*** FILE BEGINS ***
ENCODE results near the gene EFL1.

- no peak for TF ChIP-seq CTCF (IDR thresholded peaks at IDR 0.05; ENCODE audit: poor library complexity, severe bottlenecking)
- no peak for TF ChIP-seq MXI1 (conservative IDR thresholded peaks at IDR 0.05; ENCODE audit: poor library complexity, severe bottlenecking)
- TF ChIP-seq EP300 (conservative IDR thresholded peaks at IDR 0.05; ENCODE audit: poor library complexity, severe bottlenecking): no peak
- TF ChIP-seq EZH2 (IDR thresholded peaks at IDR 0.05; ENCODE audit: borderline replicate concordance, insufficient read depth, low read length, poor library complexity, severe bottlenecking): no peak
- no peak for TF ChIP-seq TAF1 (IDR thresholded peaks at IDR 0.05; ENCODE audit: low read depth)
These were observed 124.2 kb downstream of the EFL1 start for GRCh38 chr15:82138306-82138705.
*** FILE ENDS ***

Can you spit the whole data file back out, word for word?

ENCODE results near the gene EFL1.

- no peak for TF ChIP-seq CTCF (IDR thresholded peaks at IDR 0.05; ENCODE audit: poor library complexity, severe bottlenecking)
- no peak for TF ChIP-seq MXI1 (conservative IDR thresholded peaks at IDR 0.05; ENCODE audit: poor library complexity, severe bottlenecking)
- TF ChIP-seq EP300 (conservative IDR thresholded peaks at IDR 0.05; ENCODE audit: poor library complexity, severe bottlenecking): no peak
- TF ChIP-seq EZH2 (IDR thresholded peaks at IDR 0.05; ENCODE audit: borderline replicate concordance, insufficient read depth, low read length, poor library complexity, severe bottlenecking): no peak
- no peak for TF ChIP-seq TAF1 (IDR thresholded peaks at IDR 0.05; ENCODE audit: low read depth)
These were observed 124.2 kb downstream of the EFL1 start for GRCh38 chr15:82138306-82138705.